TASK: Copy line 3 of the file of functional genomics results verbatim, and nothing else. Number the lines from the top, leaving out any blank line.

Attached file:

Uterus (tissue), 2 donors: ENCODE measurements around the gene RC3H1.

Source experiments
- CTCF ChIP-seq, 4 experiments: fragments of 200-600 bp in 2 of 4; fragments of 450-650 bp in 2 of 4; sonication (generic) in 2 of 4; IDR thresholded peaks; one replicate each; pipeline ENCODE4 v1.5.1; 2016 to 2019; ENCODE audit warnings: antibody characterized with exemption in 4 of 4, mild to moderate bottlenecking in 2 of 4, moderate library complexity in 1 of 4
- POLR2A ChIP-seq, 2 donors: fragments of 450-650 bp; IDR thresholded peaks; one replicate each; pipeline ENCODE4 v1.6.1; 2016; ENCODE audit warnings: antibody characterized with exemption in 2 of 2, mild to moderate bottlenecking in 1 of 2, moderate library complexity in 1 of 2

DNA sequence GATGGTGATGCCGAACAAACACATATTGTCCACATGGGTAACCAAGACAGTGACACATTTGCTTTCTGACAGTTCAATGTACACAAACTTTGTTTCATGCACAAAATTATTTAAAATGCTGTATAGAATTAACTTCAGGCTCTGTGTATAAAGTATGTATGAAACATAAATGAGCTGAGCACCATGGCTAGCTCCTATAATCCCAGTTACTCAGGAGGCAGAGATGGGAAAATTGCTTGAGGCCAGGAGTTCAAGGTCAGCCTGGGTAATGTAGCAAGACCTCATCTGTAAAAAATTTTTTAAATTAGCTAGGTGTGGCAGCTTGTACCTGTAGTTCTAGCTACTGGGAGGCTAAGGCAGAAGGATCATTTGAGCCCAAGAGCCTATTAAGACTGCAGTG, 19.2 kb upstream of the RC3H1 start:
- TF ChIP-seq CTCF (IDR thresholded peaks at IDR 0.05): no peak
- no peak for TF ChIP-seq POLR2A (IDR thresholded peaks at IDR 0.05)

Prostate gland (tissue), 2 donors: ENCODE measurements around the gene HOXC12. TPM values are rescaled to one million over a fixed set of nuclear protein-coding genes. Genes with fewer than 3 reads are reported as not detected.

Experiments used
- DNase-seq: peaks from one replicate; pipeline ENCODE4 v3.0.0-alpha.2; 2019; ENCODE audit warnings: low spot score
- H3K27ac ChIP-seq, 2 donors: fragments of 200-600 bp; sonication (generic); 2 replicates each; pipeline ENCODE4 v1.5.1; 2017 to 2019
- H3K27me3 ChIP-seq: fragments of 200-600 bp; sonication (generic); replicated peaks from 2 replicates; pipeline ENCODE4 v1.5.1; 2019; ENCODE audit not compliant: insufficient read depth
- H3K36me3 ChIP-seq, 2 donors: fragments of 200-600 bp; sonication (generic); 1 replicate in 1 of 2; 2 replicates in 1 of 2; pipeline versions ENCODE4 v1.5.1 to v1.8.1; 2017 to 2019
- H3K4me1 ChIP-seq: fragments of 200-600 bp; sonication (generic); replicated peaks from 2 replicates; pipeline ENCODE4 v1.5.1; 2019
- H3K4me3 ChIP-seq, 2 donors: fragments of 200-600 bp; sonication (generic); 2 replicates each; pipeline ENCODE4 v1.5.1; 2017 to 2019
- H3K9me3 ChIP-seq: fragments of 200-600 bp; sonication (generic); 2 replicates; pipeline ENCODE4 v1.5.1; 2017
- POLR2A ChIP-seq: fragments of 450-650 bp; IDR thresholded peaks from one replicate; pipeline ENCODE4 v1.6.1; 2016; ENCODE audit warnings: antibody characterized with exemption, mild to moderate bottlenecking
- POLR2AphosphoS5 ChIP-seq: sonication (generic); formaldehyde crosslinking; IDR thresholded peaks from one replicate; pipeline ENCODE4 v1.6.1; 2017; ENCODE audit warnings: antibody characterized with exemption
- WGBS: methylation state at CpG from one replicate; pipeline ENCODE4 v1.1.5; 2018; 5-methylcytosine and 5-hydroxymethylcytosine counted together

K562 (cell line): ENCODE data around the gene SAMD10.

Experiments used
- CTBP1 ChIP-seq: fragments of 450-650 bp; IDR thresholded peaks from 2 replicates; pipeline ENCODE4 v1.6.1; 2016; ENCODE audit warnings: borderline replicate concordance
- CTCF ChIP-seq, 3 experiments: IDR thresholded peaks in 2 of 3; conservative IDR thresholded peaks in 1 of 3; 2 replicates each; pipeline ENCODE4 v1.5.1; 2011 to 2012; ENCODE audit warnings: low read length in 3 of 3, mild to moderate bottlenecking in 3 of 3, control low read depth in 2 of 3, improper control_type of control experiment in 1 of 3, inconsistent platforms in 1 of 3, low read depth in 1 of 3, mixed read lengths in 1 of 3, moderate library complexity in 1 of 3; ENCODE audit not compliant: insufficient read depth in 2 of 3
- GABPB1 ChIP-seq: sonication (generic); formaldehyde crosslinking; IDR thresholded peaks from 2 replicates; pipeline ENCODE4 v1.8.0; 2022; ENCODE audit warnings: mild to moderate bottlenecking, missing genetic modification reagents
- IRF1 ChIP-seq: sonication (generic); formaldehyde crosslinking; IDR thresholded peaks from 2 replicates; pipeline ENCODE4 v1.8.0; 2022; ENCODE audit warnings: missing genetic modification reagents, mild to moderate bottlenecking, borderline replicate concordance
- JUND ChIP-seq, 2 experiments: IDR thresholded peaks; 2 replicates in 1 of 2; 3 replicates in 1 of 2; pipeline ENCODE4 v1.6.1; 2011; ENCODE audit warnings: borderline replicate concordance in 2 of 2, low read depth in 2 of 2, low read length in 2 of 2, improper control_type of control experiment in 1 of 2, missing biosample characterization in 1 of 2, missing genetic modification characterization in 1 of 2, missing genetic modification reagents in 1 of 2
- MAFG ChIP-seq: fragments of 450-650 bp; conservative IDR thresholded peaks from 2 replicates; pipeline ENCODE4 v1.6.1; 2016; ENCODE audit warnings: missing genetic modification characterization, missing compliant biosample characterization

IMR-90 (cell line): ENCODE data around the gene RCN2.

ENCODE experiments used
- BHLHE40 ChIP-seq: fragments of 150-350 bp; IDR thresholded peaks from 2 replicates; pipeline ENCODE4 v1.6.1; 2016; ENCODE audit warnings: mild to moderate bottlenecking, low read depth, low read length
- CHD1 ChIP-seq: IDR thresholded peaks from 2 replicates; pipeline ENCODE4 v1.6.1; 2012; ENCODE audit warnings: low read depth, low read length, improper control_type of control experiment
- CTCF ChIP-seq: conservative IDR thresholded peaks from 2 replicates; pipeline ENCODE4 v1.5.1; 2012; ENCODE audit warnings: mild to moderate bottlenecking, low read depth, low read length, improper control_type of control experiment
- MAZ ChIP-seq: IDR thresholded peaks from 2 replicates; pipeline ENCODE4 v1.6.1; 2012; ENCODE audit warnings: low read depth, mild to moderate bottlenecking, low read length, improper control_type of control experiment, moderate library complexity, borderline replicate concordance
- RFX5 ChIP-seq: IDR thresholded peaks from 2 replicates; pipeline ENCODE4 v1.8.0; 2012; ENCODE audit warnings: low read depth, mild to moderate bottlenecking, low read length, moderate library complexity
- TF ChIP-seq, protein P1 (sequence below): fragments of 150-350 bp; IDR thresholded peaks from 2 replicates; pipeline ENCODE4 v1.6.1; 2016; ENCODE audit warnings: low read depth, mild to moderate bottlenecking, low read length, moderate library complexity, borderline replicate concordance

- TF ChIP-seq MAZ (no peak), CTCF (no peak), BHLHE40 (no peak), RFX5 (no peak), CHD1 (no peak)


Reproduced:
- CTCF ChIP-seq, 4 experiments: fragments of 200-600 bp in 2 of 4; fragments of 450-650 bp in 2 of 4; sonication (generic) in 2 of 4; IDR thresholded peaks; one replicate each; pipeline ENCODE4 v1.5.1; 2016 to 2019; ENCODE audit warnings: antibody characterized with exemption in 4 of 4, mild to moderate bottlenecking in 2 of 4, moderate library complexity in 1 of 4